1. Forum
  2. >
  3. Topic: Czech
  4. >
  5. "Snažila se, ale neúspěšně."

"Snažila se, ale neúspěšně."

Translation:She tried, but unsuccessfully.

March 31, 2018

7 Comments


https://www.duolingo.com/profile/BoneheadBass

Quick question. I (usually) remember to use the čárka when "u"is the first letter in a word, but here I changed it to a kroužek since it's no longer the first letter -- and I got "typo" for that. So... if the original word has a čárka, it keeps the čárka even if the position of the letter changes?


https://www.duolingo.com/profile/VladaFu

Exctly, you keep čárka even if you put a prefix in front of it.


https://www.duolingo.com/profile/AgnusOinas

A good example of this "phenomenon" is the word "trojúhelník" (triangle). It's combined (just like triangle) from tři (three) and úhel (angle). The úhel part keeps its ú (with a čárka) even though it no longer appears at the beginning.


https://www.duolingo.com/profile/venik212

Does the Czech version sound (to Czech speakers) as if something is missing from it, as the English version does? In English a more natural sentence would be something like: She tried but was unsuccessful. Obviously, I can't tell just how natural the Czech sentence is.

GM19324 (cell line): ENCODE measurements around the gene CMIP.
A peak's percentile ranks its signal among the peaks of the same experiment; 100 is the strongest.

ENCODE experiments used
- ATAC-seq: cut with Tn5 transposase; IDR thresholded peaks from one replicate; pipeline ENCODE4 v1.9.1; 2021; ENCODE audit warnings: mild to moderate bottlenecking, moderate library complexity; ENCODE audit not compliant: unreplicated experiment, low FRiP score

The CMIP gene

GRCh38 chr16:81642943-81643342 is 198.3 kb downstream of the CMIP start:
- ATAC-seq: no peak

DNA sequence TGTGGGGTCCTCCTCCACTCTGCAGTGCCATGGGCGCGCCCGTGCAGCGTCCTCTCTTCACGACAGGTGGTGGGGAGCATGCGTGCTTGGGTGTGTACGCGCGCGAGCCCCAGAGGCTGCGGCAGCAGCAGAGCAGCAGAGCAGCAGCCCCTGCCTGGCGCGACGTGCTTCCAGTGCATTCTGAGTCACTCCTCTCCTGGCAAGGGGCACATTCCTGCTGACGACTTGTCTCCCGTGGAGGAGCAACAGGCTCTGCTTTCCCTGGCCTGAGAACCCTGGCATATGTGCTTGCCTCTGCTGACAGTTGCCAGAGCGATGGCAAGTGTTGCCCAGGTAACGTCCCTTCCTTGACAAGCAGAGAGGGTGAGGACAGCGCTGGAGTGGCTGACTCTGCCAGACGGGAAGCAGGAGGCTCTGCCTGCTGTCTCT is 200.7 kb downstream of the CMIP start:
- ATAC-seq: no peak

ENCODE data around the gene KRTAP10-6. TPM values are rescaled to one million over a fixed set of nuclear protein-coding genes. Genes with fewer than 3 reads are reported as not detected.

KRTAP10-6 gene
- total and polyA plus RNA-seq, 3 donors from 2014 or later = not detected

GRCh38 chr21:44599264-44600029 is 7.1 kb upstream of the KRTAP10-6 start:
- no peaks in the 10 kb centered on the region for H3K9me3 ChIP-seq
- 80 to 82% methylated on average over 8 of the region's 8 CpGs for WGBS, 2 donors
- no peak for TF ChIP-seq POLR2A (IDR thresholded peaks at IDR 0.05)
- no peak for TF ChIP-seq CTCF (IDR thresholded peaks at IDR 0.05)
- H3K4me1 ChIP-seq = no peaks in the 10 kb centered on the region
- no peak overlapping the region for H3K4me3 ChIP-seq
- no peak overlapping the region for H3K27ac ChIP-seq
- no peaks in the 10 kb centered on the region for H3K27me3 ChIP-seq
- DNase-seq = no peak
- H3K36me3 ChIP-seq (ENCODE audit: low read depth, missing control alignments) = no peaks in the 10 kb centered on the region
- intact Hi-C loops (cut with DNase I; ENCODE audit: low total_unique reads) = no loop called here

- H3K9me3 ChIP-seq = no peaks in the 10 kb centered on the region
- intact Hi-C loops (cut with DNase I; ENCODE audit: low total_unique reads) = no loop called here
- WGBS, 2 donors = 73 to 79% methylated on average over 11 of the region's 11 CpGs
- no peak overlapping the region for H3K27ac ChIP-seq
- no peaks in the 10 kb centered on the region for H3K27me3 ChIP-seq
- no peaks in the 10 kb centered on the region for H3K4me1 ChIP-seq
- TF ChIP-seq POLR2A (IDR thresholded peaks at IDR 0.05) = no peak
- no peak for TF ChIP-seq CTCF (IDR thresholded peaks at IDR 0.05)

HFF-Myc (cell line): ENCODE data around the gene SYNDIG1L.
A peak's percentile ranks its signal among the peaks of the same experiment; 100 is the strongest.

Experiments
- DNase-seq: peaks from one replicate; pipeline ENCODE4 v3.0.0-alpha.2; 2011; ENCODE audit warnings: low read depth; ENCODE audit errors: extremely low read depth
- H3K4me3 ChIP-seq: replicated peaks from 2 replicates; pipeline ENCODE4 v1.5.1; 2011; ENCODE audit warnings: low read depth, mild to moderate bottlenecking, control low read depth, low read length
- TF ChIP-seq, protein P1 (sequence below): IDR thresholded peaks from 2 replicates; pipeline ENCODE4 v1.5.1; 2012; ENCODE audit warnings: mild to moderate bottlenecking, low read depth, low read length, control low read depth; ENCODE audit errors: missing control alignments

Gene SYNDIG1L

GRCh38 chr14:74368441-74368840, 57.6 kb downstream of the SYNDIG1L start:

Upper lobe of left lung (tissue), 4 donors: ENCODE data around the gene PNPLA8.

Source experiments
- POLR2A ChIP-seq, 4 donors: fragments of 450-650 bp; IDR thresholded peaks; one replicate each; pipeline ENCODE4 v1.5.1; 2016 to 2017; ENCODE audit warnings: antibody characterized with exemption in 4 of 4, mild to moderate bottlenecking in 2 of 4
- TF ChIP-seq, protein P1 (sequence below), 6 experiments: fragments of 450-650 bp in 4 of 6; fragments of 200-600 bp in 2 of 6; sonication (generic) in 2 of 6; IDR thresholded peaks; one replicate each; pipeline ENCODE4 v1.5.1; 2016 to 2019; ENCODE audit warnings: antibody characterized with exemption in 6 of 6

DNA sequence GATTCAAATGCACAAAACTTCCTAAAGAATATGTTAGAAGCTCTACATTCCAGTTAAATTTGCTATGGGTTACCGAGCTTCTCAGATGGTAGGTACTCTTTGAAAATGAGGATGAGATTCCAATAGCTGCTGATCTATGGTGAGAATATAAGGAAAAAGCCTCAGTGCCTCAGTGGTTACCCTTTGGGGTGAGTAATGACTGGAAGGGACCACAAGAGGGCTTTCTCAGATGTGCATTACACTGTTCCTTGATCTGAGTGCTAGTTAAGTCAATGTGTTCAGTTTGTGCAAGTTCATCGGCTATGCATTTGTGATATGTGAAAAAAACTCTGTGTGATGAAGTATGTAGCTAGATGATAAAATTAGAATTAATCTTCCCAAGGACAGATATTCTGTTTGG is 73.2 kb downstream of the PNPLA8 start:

https://www.duolingo.com/profile/VladaFu

It would be missing, if there was a lone adjective. But there isn't. There is an adveb (unsuccesfully/neúspěšně). It clearly refers to the preceding verb. I do not think there is anything missing in either language.


https://www.duolingo.com/profile/BoneheadBass

I (native AmE) agree with VladaFu that the English translation is fine. Your suggested sentence is fine, too, but not as a translation for the Czech sentence here.


https://www.duolingo.com/profile/Pollyhs

I agree with venic212. For me ( also English speaker) She tried unsuccessfully makes more sense. Or as previously said she tried but was unsuccessful. I read widely... a lot different books and I have never come across such a statement. I would never say not even colouquially.

Learn Czech in just 5 minutes a day. For free.